Most boats have an adjustable forestay which allows the crew to
change the mast rake for different wind velocities. Our rake is checked
by measuring the amount of forestay that exceeds the mast length. Hold
your forestay along the front of the mast and simply mark the forestay
at the point where the bottom of the mast would be. We check our rake by
measuring the distance from this mark to where the forestay intersects
with the deck. We suggest you set the rake at 74cm. After the rake is
set it is possible to make marks on the mainsheet, backstay, and jib
clew heights for different wind and wave conditions. In light wind
conditions (under 7 knots) we suggest a 77cm rake. This will increase "
feel " and make the boat easier to steer. Remember that every time you
change the rake all these control marks have to be changed.
Our shroud tension is measured with the shroud in the forward
position, and the backstay on, so the headstay is snug at 75cm of mast
rake. Uppers should be at 700lbs at all conditions. Lowers should be set
so the mast (when sailing) has 3 - 5cm of sag at the spreaders for
light air, increase tension to 500lbs at 18 knots of wind.
Please remember that the more upper shroud tension you have, the
more pre-bend you will have. If you have a soft mast, and or the
mainsail looks a bit flat, you may need less upper tension.
We have five settings for the fore and aft movement of the shroud position at the deck. The total travel is 30cm.
| Track Position|| Wind|| Wind Range (knots)|
| #1 Full forward|| Light|| 0 -7|
| #2|| Light to medium|| 7-10|
| #3 Middle track|| Medium|| 10-16|
| #4 || Fresh|| 16-20|
| #5 Full aft|| Strong|| 20+|
Be careful not to de-power the boat too quickly, especially in the waves.
We recommend the following sail combinations:
There are two things that the backstay does, controls the fullness in
the mainsail and also the forestay sag. This is probably the most
important adjustment for the Soling. The more backstay tension, the
flatter the main, and the less forestay sag results in a flatter jib. I
have my backstay marked on every inch, so it is easy to repeat fast
settings and have the boat ready, quickly after mark rounding. Our
mainsail is designed so that the mast bend and forestay sag are matched
for the conditions.
The mainsheet controls the top part of the mainsail. The quickest and
most accurate way to trim the mainsail is to watch the angle of the top
batten. Sighting from under the boom, the top batten should be parallel
to the boom most of the time, except in overpowered conditions. In flat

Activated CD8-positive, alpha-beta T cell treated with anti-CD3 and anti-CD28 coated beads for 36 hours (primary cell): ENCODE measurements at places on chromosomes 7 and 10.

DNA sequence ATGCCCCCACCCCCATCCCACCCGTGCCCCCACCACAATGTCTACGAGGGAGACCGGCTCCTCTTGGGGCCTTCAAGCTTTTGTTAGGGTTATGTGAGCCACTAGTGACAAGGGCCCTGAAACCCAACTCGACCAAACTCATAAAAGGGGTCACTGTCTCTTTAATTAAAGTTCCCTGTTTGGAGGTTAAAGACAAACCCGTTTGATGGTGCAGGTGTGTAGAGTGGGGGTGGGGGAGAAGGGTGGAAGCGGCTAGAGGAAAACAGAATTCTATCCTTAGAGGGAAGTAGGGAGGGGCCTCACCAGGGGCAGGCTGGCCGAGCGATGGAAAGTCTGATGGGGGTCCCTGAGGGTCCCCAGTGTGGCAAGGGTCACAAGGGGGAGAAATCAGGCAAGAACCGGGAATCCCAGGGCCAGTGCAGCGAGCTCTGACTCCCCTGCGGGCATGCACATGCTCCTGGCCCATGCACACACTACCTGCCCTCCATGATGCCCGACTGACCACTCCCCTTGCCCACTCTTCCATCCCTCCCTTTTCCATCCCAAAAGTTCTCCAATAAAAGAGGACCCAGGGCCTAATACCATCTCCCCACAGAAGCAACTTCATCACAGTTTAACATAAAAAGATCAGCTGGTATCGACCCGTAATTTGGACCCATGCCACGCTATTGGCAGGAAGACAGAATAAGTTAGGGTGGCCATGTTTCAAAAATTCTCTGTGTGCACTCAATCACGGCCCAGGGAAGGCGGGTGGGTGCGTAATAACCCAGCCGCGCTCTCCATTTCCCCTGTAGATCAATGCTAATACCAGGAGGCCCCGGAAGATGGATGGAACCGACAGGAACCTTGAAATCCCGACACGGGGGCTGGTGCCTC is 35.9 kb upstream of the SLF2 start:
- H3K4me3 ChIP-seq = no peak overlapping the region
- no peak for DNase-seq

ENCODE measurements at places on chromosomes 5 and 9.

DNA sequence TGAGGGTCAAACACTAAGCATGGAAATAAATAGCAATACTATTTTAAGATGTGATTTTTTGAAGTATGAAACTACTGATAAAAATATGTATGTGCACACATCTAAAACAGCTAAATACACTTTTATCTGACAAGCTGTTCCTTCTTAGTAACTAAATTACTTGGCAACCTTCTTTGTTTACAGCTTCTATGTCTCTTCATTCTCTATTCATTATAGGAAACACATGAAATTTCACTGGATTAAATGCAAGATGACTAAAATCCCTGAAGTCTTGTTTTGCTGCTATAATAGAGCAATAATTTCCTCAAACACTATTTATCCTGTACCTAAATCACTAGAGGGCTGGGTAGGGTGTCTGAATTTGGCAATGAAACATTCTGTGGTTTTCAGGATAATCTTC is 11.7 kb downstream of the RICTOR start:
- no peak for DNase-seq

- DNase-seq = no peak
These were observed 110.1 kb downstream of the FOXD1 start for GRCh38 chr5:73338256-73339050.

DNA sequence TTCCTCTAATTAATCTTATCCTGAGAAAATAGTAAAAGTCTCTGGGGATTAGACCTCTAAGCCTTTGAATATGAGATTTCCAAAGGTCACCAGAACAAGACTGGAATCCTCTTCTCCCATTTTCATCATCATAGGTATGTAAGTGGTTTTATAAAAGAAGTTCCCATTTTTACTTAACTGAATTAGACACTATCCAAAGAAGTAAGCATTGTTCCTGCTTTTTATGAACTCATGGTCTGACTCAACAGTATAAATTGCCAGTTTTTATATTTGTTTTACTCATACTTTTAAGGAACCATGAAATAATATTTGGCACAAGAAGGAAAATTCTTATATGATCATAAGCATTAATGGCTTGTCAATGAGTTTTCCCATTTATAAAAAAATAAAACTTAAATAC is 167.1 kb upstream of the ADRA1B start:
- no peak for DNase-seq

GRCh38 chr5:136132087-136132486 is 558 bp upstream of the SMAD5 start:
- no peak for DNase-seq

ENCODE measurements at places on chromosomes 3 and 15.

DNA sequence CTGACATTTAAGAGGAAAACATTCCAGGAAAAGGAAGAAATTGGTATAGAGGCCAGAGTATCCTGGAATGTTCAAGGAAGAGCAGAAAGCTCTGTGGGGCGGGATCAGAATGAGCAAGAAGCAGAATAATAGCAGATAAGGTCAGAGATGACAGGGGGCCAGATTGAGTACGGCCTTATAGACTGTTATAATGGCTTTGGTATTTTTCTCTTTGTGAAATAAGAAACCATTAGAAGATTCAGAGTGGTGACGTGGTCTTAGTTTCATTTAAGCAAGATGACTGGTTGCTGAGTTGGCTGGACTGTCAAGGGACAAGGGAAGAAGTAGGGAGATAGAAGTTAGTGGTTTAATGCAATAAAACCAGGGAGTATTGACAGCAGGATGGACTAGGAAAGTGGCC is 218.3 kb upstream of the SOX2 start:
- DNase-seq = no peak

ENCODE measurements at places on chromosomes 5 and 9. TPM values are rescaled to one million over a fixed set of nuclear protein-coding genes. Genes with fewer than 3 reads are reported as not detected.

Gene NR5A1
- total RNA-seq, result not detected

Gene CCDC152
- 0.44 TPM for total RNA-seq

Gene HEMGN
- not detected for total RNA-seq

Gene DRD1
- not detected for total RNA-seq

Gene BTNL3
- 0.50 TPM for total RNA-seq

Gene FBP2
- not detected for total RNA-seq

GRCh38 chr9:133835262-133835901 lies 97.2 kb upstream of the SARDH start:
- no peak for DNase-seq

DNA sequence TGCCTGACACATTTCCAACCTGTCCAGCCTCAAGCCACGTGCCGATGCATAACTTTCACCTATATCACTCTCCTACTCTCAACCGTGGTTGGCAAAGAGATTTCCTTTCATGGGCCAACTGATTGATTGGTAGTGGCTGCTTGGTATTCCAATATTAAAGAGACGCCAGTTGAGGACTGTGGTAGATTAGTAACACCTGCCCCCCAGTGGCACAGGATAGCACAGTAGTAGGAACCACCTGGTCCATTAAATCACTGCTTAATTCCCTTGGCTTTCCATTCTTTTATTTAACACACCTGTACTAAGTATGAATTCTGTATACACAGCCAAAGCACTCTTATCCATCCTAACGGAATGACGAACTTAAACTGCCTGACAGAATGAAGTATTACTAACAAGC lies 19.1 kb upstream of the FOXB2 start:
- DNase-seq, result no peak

water, the top batten can point five degrees to weather of the
centreline, and when overpowered, it should open from centerline until
the helm balances.
The rule of thumb, is to have the vang adjusted for the downwind
legs, so the top batten is parallel to the boom. This control is also
important when close hauled, by helping control the forestay sag and
making the jib either more or less powerful. In smooth water, the vang
should not be used, so the forestay is as straight as possible. In
choppy waters, boom vang should be used, and by experimenting you will
be able to find the perfect tension, which is normally when the helm is
In light air the outhaul should be stretched to about 2.5 - 4cm from
the maximum out. As the wind increases pull the outhaul all the way out
so the sail is perfectly flat right against the boom. In reaching, the
outhaul should be at maximum ease (about 6cm).
The boom should be about 10cm above the centreline until both crews
are over the side and the boat is overpowered. At this point
the traveller should be placed on the centreline (occasionally the
traveller should be placed below the centreline).
A good starting position is 30cm athwart the boat centreline. In
heavy airs, it should go outboard 5 - 10cm (20 knots and above), this
will help stop the back wind on the mainsail under heavy breezes.
This will vary from boat to boat, but the third hole for the LS-5
jib jib and the LS-5-H jib will be a good starting point. When it is
light and the crew is inside or not fully hiked, make the jib fuller
down low, by going to a higher hole (or just by moving the whole jib
up). When the crew is fully hiked and the wind is stronger, make the
foot flatter, by moving to a lower clew hole (or by moving the whole jib
down). For full power conditions the jib should luff evenly from top to
All jibs should be set with minimum luff tension, just enough to take
most of the scallops out, DON'T OVER STRETCH. Too much tension moves
the draft forward, which is very slow.
Running and Reaching ith the Spinnaker
Alot can be done in terms of speed when running and reaching, and if
you are faster than the competition that could be the necessary edge you
need to win. It is a well know fact that, when sailing downwind, the
fastest setting is to move the mast as far forward as your backstay will
allow. The other important controls are the pole fore & aft and up
& down. For fore & aft adjustments try to have the luff of the
spinnaker perpendicular to the the pole. For up & down control the
pole should be adjusted so the clews are an even height from the water.
Good luck on the water!